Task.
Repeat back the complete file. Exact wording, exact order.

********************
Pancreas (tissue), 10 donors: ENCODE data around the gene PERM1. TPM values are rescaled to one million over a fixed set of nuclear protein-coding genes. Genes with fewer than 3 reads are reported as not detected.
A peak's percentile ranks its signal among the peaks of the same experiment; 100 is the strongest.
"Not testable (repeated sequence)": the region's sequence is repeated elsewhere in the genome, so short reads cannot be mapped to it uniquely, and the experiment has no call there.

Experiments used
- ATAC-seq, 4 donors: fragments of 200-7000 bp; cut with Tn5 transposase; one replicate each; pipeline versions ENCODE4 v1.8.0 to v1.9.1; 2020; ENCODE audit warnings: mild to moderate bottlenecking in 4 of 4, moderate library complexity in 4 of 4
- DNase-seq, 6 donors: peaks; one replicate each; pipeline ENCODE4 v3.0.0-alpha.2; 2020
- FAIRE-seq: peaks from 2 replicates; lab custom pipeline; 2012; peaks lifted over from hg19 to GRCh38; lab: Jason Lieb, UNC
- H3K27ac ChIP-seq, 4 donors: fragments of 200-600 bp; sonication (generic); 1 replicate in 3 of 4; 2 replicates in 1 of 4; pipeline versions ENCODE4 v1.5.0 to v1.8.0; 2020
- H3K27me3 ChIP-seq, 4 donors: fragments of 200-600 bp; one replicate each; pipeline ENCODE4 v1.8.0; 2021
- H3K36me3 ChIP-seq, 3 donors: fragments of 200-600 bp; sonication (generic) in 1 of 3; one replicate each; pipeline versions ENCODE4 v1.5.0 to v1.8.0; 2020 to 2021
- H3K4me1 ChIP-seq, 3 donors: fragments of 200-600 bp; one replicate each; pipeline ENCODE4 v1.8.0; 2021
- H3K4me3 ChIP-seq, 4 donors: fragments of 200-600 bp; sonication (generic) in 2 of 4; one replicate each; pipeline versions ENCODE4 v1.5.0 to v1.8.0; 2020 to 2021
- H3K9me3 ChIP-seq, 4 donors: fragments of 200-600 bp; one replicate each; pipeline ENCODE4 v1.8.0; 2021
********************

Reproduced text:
Pancreas (tissue), 10 donors: ENCODE data around the gene PERM1. TPM values are rescaled to one million over a fixed set of nuclear protein-coding genes. Genes with fewer than 3 reads are reported as not detected.
A peak's percentile ranks its signal among the peaks of the same experiment; 100 is the strongest.
"Not testable (repeated sequence)": the region's sequence is repeated elsewhere in the genome, so short reads cannot be mapped to it uniquely, and the experiment has no call there.

Experiments used
- ATAC-seq, 4 donors: fragments of 200-7000 bp; cut with Tn5 transposase; one replicate each; pipeline versions ENCODE4 v1.8.0 to v1.9.1; 2020; ENCODE audit warnings: mild to moderate bottlenecking in 4 of 4, moderate library complexity in 4 of 4
- DNase-seq, 6 donors: peaks; one replicate each; pipeline ENCODE4 v3.0.0-alpha.2; 2020
- FAIRE-seq: peaks from 2 replicates; lab custom pipeline; 2012; peaks lifted over from hg19 to GRCh38; lab: Jason Lieb, UNC
- H3K27ac ChIP-seq, 4 donors: fragments of 200-600 bp; sonication (generic); 1 replicate in 3 of 4; 2 replicates in 1 of 4; pipeline versions ENCODE4 v1.5.0 to v1.8.0; 2020
- H3K27me3 ChIP-seq, 4 donors: fragments of 200-600 bp; one replicate each; pipeline ENCODE4 v1.8.0; 2021
- H3K36me3 ChIP-seq, 3 donors: fragments of 200-600 bp; sonication (generic) in 1 of 3; one replicate each; pipeline versions ENCODE4 v1.5.0 to v1.8.0; 2020 to 2021
- H3K4me1 ChIP-seq, 3 donors: fragments of 200-600 bp; one replicate each; pipeline ENCODE4 v1.8.0; 2021
- H3K4me3 ChIP-seq, 4 donors: fragments of 200-600 bp; sonication (generic) in 2 of 4; one replicate each; pipeline versions ENCODE4 v1.5.0 to v1.8.0; 2020 to 2021
- H3K9me3 ChIP-seq, 4 donors: fragments of 200-600 bp; one replicate each; pipeline ENCODE4 v1.8.0; 2021